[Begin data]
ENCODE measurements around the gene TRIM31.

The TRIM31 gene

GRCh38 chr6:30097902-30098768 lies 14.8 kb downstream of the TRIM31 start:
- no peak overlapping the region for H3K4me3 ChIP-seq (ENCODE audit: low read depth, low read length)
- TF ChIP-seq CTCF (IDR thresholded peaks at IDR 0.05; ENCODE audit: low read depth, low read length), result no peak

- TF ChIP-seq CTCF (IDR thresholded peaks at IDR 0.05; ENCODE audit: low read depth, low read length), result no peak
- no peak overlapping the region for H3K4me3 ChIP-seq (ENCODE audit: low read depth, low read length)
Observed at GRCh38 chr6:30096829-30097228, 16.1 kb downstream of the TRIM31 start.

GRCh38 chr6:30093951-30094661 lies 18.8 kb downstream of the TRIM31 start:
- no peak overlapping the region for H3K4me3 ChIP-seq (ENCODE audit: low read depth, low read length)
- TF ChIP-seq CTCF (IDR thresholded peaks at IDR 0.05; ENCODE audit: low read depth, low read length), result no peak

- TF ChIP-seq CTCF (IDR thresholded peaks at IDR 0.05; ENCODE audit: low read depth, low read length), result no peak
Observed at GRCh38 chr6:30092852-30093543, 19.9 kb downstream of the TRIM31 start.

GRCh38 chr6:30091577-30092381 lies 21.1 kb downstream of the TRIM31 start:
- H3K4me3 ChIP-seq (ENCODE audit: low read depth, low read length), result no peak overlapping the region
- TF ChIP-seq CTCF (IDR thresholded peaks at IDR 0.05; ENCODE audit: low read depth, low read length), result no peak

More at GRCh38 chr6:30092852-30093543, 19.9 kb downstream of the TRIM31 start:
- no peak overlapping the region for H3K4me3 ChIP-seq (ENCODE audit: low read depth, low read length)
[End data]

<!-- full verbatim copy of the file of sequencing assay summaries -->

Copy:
ENCODE measurements around the gene TRIM31.

The TRIM31 gene

GRCh38 chr6:30097902-30098768 lies 14.8 kb downstream of the TRIM31 start:
- no peak overlapping the region for H3K4me3 ChIP-seq (ENCODE audit: low read depth, low read length)
- TF ChIP-seq CTCF (IDR thresholded peaks at IDR 0.05; ENCODE audit: low read depth, low read length), result no peak

- TF ChIP-seq CTCF (IDR thresholded peaks at IDR 0.05; ENCODE audit: low read depth, low read length), result no peak
- no peak overlapping the region for H3K4me3 ChIP-seq (ENCODE audit: low read depth, low read length)
Observed at GRCh38 chr6:30096829-30097228, 16.1 kb downstream of the TRIM31 start.

GRCh38 chr6:30093951-30094661 lies 18.8 kb downstream of the TRIM31 start:
- no peak overlapping the region for H3K4me3 ChIP-seq (ENCODE audit: low read depth, low read length)
- TF ChIP-seq CTCF (IDR thresholded peaks at IDR 0.05; ENCODE audit: low read depth, low read length), result no peak

- TF ChIP-seq CTCF (IDR thresholded peaks at IDR 0.05; ENCODE audit: low read depth, low read length), result no peak
Observed at GRCh38 chr6:30092852-30093543, 19.9 kb downstream of the TRIM31 start.

GRCh38 chr6:30091577-30092381 lies 21.1 kb downstream of the TRIM31 start:
- H3K4me3 ChIP-seq (ENCODE audit: low read depth, low read length), result no peak overlapping the region
- TF ChIP-seq CTCF (IDR thresholded peaks at IDR 0.05; ENCODE audit: low read depth, low read length), result no peak

More at GRCh38 chr6:30092852-30093543, 19.9 kb downstream of the TRIM31 start:
- no peak overlapping the region for H3K4me3 ChIP-seq (ENCODE audit: low read depth, low read length)